Knowledge management has been around for more than 20 years, yet many organisations have had mixed success in trying to systematically capture and organise knowledge, while also persuading employees to share knowledge in the first place. However, some organisations have made better progress than others.
There are lots of different approaches to managing knowledge and what works well for one organisation may not work for another. A successful outcome depends on many factors, such as:
- the types of employees and their roles
- individual employee needs
- the level of resourcing available to support knowledge management
- the technology deployed
- organisational culture
- and any associated change management efforts.
With the growth of social networking platforms, communities of practice continue to be one of the most successful models for sharing and organising knowledge over the past two decades. Likewise, the growth of community management, as a practice and a profession in its own right, has helped to ensure communities work more effectively.
But there are also a number of other approaches which have proved successful, including:
- curating knowledge items, sometimes throughout the organisation or within specific communities
- gathering ideas from staff on specific topics which can then be put into practice
- introducing a formal process for experts to answer questions from employees using social tools
- social bookmarking, allowing employees to share useful links to valuable sources
- creating specific, highly structured collections of knowledge, which provide significant value to employees
- introducing tools and approaches that help organise data into meaningful knowledge assets.
Of course, there are other approaches, such as organising formal reviews which capture lessons learnt. Let’s look at examples of each of the above, which have worked for different organisations.
Curating the knowledge within communities at ANZ
Communities of practice (CoP) have long been part of the KM landscape, and they still provide one of the best ways to facilitate knowledge sharing and capture. Global financial services company ANZ has a strong enterprise social network which is used by different groups and companies throughout the bank, including frontline staff who work in branches.
One approach to help knowledge capture is a ‘knowledge base’ feature which is available within each community. Here key discussion threads, documents, FAQs and other reference information from within the community can be stored and then searched for – providing a simple way to curate items which are of value to others.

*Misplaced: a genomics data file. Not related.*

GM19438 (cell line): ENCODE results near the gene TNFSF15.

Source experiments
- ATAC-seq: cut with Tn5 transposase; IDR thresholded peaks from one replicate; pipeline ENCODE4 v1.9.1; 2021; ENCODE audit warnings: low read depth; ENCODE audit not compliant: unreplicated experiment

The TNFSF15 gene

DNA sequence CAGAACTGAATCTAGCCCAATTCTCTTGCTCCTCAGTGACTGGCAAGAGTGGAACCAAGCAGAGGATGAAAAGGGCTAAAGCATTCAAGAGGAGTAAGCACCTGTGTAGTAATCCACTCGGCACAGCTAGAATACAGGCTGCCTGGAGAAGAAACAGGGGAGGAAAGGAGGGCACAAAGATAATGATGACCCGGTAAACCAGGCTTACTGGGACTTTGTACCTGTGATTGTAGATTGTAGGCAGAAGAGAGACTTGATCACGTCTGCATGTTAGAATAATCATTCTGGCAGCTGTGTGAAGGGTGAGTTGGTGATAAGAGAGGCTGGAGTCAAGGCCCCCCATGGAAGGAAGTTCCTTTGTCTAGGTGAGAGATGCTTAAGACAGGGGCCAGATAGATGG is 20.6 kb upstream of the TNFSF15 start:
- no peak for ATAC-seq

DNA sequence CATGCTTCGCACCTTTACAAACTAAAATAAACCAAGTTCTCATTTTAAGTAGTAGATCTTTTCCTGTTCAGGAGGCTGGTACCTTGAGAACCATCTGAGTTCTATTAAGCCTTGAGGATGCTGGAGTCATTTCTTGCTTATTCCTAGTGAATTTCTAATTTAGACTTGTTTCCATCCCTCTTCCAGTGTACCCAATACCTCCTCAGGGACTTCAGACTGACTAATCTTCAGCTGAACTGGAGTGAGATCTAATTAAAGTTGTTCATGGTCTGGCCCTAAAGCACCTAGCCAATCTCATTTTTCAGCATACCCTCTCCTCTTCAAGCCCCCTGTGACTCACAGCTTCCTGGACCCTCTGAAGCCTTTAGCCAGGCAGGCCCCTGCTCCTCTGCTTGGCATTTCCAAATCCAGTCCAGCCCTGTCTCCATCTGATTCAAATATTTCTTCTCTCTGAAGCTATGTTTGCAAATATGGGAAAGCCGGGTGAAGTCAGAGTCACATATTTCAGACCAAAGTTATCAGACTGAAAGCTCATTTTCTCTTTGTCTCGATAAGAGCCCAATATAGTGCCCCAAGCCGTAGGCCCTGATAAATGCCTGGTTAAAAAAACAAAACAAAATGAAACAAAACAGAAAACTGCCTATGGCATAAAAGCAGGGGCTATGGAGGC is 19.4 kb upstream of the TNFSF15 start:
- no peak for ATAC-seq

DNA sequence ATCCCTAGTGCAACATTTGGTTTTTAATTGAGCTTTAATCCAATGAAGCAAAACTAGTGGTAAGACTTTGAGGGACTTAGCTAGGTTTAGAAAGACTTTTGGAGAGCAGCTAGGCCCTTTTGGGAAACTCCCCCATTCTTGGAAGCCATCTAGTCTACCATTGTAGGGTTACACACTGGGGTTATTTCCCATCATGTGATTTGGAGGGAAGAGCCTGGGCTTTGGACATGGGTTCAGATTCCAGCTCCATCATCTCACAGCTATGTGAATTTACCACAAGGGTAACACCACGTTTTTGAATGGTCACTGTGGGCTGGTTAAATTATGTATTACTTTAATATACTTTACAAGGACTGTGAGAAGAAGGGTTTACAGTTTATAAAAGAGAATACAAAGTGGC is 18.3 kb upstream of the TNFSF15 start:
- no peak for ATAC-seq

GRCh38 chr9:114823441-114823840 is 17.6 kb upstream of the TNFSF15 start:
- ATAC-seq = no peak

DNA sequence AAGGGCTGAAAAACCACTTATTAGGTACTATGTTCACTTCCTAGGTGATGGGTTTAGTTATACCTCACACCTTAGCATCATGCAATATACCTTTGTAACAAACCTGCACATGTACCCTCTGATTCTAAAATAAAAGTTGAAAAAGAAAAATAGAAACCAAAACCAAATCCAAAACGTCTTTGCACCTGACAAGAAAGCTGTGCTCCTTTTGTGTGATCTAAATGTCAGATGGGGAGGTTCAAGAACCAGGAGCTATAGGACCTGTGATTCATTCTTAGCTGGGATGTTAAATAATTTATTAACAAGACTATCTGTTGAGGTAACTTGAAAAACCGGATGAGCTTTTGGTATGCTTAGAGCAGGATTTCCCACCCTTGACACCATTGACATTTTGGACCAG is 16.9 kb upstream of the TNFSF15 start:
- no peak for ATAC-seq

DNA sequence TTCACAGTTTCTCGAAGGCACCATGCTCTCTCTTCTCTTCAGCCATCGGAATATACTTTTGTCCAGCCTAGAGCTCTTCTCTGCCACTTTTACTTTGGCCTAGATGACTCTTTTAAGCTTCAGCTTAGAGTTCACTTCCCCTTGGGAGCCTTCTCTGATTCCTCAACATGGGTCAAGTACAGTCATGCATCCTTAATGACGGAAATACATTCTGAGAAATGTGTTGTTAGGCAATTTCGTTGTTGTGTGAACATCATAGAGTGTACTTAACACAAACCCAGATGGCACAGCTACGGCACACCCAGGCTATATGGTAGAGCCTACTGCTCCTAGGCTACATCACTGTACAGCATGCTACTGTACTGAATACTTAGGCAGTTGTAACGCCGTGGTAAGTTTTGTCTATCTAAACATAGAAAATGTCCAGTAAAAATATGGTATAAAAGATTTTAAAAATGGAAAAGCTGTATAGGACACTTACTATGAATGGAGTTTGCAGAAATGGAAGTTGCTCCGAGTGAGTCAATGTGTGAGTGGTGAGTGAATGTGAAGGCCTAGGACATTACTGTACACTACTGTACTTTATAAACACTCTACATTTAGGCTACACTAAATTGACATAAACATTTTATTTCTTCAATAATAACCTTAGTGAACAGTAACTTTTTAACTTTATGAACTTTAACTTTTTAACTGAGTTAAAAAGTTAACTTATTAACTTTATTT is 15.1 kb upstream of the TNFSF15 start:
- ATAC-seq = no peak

Gathering ideas to improve processes at ANZ
Ideation is another way of gathering knowledge and ideas. It usually involves employees submitting ideas based around a particular challenge or topic. These can be either broad or something far more specific. The ideas submitted by employees are then commented and voted on by other employees, with some of the most popular ideas then actioned.
ANZ carried out a successful ideation initiative with their branch staff, asking for ideas on how to improve frontline processes. This successfully tapped the knowledge of the staff who deal with customers every day and who have a unique insight into the bank’s services.
To submit an idea, staff had to complete a simple form which was then displayed for others to vote and comment on. The most popular ideas were always shown on the right of the screen, but ideas could also be filtered by type, such as people, technology, policy and so on.
ANZ’s ideation tool was also used to gather ideas on how to transform the bank’s risk systems. The 160 ideas submitted received 6,000 votes to identify the top 10 ideas which were then presented to a judging panel at a “pitch night” event. Three ideas were then selected to be taken forward, but the panel is also considering how they can use some of the other ideas too.
Building up organisational knowledge at Swisscom
One of the most popular use cases in social networks is connecting people with experts who can answer questions from colleagues on their chosen subject area. Sometimes this is just done via communities or via a general activity stream, but a “Social Q&A” tool can add some structure to this process and actually help build up a searchable bank of organisational knowledge built from questions and their answers.
Swiss telecommunications company Swisscom integrated an excellent social Q&A capability into the intranet and branded it “Ask The Brain”. A web part (widget) on the “Work” landing page of the intranet displays the latest questions asked by employees and provides a link to the full service. Any employee can ask a question (anonymously if they wish) and Ask The Brain will then use an internal algorithm to identify potential experts, who are notified. Questions are also visible for all to see and may attract answers this way.